LEI has participated in the birth and development of competitive electricity markets worldwide. Our strategy practice has helped traditional investor-owned utilities in the creation of competitive gencos, assessment of the establishment of independent transcos, and valuation of synergies with associated businesses.
LEI has an extensive array of experience creating integrated wholesale electricity market simulations to identify beneficiaries and quantify the costs and benefits from proposed transmission lines. In addition to our array of proprietary quantitative models, LEI’s staff has in depth industry experience across North America, with a strong focus on the United States and Canada. LEI’s also has testified for state policymakers, regulators, and siting organizations on transmission rate-setting, and transmission policy design.
LEI’s natural gas related activities include assessment of the synergies between the natural gas and electric power industries, examination of performance-based ratemaking and total factor productivity for natural gas distribution companies, exploration of ISO system expansion arrangements and developing screening methodologies for potential investments in the natural gas industry.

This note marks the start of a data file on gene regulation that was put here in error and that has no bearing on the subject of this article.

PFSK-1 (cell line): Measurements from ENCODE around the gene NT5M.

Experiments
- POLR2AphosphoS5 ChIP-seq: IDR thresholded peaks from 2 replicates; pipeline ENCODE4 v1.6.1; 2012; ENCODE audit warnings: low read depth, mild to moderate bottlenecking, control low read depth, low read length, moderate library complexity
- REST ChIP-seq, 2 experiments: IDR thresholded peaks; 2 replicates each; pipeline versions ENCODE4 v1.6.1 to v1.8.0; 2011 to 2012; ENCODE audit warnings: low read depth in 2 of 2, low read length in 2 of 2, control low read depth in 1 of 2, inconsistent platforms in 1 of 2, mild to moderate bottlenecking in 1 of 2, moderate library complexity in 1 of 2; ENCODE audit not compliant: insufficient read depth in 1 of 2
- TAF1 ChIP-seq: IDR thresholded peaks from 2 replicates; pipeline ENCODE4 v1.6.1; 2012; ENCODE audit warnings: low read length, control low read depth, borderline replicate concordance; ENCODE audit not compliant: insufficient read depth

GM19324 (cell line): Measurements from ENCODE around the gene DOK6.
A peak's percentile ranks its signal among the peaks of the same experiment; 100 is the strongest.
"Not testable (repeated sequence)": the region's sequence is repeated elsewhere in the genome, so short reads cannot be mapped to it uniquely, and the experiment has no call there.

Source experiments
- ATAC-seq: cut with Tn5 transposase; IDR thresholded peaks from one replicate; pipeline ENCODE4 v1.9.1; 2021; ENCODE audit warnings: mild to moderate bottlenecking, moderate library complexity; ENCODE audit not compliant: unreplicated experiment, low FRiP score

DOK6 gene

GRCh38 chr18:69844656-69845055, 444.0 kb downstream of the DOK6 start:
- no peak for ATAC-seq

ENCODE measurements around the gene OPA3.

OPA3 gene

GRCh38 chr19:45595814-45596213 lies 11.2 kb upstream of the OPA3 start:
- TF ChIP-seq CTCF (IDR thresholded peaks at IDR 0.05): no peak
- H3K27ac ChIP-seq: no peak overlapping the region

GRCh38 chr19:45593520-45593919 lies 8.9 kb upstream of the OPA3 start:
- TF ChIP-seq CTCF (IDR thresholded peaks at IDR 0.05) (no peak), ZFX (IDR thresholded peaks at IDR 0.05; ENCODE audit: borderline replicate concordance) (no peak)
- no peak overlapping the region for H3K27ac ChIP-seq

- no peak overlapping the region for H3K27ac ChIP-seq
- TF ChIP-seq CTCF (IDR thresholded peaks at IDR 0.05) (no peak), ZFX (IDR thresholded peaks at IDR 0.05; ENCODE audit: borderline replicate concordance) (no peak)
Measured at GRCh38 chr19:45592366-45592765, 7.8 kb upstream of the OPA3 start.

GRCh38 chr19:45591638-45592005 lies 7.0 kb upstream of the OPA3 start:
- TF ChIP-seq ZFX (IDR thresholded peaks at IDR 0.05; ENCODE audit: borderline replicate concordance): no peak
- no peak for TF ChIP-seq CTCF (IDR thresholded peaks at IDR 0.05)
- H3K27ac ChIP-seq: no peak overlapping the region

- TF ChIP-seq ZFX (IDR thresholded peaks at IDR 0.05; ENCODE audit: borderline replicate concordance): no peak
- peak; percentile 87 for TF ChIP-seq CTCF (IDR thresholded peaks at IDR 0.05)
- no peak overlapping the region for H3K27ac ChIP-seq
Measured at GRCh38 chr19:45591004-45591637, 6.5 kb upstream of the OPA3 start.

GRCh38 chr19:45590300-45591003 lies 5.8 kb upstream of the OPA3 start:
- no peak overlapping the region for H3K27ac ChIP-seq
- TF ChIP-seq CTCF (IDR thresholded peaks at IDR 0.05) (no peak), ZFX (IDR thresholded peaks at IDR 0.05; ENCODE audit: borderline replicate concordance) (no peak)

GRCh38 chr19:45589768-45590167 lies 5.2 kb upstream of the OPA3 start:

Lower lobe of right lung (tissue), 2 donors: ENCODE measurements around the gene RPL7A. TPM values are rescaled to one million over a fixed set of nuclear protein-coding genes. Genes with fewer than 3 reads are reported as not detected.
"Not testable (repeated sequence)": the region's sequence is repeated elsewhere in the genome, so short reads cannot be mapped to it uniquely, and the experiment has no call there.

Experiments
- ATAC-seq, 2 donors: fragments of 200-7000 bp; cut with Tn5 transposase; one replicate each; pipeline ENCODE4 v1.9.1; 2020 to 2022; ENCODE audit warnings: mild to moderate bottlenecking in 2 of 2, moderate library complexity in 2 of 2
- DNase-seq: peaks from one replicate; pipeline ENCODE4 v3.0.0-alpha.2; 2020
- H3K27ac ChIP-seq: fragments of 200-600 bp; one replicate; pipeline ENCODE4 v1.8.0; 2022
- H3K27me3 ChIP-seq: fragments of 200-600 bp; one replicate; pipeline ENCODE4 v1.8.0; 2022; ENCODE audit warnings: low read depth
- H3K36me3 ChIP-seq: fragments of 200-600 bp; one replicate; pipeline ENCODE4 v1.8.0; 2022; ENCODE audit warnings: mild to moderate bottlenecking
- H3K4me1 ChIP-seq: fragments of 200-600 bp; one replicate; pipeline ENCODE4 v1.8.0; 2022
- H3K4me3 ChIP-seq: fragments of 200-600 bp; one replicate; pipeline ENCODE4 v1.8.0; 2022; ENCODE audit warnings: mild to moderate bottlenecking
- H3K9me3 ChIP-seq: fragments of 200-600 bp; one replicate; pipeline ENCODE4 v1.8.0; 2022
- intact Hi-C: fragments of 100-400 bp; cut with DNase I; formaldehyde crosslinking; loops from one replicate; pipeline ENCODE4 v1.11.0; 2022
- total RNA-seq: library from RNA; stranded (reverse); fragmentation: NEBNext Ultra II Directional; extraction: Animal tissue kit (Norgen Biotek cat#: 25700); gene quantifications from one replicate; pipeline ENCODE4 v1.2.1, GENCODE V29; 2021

LEI’s experience in UK and international markets provides a unique foundation for our services to private sector investors in the water industry worldwide. In addition, we monitor the potential for new developments, such as establishment of water markets, new desalination technologies, and water exports, to create profit opportunities.
LEI’s telecoms related work has focused on two key areas: valuing the potential for electric utilities and other non-telecoms network firms to leverage off of existing rights of way and fiber optics networks by entering the telecoms business, and assessing entry strategies to European and emerging market fixed wire, cable, and cellular markets.
LEI is at the forefront of analyzing key issues related to pricing and privatization of key transportation infrastructure. This includes analysis of the implications of road pricing, regulation and development of privatized ports, and lessons from the UK rail privatization process.